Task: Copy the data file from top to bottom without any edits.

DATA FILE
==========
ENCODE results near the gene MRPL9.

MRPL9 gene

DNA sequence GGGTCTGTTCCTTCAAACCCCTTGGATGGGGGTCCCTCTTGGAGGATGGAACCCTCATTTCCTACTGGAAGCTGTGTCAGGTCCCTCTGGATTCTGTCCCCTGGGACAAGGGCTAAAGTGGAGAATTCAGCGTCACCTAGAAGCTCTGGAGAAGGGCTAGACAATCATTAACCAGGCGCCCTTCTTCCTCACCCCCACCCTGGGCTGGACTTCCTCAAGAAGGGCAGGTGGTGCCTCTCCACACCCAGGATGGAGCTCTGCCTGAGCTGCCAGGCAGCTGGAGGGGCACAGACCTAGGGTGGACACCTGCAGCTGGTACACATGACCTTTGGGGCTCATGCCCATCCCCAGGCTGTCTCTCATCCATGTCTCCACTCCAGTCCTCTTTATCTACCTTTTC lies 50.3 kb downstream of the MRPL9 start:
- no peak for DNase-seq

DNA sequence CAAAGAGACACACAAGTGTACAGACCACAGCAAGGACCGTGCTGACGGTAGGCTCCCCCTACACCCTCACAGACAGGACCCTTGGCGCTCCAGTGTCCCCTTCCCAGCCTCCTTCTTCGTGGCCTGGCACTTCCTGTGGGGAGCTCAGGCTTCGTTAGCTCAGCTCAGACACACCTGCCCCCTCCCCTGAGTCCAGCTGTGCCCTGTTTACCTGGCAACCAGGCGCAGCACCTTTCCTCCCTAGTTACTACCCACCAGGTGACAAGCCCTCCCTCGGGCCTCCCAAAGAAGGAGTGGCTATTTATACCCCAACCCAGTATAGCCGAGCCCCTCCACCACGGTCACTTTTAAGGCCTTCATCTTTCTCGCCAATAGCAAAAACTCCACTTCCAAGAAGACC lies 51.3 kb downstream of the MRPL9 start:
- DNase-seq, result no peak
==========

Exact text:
ENCODE results near the gene MRPL9.

MRPL9 gene

DNA sequence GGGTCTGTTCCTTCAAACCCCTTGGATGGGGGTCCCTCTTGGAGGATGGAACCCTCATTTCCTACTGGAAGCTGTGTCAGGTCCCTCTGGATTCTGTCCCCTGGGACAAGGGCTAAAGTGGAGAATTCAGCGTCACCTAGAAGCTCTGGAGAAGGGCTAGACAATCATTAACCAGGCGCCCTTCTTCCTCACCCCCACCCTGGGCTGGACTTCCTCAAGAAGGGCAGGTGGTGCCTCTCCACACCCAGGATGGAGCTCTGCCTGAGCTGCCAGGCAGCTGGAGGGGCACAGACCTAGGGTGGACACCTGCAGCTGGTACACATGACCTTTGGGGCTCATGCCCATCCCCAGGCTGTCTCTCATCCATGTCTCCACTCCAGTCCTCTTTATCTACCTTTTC lies 50.3 kb downstream of the MRPL9 start:
- no peak for DNase-seq

DNA sequence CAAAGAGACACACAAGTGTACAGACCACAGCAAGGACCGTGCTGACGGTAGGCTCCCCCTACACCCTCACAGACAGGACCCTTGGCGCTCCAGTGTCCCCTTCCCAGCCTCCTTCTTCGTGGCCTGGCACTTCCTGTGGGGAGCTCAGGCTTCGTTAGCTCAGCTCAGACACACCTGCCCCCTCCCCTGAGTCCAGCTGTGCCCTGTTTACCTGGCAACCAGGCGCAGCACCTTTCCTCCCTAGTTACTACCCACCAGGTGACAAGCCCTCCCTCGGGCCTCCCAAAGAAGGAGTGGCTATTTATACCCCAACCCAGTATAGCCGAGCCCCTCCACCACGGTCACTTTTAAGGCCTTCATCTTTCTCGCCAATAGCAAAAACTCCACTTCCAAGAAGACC lies 51.3 kb downstream of the MRPL9 start:
- DNase-seq, result no peak